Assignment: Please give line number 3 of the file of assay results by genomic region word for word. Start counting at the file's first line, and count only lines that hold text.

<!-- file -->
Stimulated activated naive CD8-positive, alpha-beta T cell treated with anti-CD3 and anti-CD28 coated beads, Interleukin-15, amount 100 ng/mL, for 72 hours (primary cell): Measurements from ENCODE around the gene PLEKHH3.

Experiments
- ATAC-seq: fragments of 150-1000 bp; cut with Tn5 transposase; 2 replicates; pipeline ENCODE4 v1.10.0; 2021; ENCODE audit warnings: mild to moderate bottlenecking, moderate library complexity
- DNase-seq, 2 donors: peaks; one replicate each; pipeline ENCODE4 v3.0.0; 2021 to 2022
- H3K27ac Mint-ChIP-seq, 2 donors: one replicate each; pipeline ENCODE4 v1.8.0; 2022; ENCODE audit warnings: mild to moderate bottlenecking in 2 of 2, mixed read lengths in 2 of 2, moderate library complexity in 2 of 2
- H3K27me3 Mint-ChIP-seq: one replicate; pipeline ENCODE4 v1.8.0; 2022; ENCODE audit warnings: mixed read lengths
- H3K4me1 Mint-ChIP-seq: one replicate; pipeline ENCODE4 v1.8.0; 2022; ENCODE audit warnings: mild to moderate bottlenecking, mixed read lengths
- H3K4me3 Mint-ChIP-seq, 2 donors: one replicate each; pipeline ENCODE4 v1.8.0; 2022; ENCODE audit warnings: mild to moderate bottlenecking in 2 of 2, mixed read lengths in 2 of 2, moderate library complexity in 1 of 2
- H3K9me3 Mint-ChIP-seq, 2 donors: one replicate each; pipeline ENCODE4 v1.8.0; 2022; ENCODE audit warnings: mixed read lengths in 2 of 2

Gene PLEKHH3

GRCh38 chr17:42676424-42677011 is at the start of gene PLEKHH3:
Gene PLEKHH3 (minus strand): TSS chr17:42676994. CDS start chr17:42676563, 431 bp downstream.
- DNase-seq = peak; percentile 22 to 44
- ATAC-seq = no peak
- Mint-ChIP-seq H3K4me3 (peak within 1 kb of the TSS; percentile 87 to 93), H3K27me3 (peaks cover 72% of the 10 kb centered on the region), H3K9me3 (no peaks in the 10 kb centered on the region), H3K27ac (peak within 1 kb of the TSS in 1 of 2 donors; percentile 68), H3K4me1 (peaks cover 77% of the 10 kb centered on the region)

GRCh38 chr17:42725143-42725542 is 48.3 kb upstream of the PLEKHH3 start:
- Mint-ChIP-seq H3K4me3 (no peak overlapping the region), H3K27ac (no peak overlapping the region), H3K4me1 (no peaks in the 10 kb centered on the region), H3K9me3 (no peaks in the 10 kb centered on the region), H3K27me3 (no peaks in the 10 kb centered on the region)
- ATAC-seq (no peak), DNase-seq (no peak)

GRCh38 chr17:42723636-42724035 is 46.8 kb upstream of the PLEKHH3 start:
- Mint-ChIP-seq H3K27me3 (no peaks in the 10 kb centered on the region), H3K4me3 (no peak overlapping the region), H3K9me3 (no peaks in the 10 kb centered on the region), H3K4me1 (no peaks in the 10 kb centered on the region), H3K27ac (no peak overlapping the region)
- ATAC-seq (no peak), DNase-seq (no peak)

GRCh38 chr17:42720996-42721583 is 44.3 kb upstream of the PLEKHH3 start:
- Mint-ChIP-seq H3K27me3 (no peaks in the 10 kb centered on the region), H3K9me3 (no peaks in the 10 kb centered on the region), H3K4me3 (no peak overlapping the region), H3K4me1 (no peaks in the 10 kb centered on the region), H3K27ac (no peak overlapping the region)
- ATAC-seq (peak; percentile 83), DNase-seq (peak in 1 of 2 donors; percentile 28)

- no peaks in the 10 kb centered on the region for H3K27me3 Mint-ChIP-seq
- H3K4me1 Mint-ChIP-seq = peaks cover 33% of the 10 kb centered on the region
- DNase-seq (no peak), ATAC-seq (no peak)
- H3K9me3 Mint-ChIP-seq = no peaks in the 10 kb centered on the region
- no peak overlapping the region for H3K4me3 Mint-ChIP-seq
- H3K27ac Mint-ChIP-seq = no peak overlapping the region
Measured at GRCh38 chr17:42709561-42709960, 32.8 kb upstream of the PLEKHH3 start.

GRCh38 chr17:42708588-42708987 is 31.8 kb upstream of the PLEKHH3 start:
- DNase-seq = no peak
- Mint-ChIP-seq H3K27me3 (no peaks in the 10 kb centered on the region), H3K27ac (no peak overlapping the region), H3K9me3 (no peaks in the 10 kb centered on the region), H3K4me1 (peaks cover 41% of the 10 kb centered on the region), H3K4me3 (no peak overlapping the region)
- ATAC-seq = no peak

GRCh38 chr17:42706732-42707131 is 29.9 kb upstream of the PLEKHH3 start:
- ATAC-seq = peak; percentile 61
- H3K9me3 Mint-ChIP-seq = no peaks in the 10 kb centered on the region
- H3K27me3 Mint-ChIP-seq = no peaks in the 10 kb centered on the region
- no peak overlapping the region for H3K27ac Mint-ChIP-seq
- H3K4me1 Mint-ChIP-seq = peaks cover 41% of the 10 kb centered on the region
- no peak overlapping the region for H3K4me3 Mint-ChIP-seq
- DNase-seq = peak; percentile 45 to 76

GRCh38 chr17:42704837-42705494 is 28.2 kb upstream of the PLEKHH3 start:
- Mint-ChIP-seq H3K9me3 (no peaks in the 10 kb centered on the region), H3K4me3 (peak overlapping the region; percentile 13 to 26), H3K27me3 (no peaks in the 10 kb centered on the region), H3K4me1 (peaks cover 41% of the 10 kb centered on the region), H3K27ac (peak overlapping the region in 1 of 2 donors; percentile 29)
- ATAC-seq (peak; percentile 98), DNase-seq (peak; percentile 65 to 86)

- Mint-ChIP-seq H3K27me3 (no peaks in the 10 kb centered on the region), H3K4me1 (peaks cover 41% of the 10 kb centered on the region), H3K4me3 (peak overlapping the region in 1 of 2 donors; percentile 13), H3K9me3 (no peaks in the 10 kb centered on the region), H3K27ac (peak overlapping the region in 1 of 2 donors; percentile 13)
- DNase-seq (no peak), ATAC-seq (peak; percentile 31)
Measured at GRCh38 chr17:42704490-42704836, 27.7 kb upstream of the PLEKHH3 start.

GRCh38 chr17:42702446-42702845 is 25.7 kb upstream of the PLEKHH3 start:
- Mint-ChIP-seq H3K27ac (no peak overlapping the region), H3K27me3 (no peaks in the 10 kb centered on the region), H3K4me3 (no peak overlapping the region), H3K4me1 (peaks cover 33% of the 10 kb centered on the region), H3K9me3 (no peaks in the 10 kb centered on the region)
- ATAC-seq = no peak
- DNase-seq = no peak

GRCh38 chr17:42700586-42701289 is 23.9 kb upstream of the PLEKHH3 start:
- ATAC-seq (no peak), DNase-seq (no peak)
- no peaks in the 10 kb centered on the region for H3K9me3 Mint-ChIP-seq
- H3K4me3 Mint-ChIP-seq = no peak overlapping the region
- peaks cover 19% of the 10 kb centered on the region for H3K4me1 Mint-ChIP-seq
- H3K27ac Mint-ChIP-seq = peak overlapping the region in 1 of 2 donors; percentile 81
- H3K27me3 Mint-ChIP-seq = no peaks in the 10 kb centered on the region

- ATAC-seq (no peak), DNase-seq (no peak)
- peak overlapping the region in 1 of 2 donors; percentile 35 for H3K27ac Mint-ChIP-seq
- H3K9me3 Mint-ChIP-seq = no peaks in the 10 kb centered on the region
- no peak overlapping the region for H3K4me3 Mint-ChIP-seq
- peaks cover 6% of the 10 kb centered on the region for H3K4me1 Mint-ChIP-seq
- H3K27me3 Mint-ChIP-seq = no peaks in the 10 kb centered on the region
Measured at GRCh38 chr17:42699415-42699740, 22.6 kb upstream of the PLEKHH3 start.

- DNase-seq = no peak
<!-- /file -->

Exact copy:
- ATAC-seq: fragments of 150-1000 bp; cut with Tn5 transposase; 2 replicates; pipeline ENCODE4 v1.10.0; 2021; ENCODE audit warnings: mild to moderate bottlenecking, moderate library complexity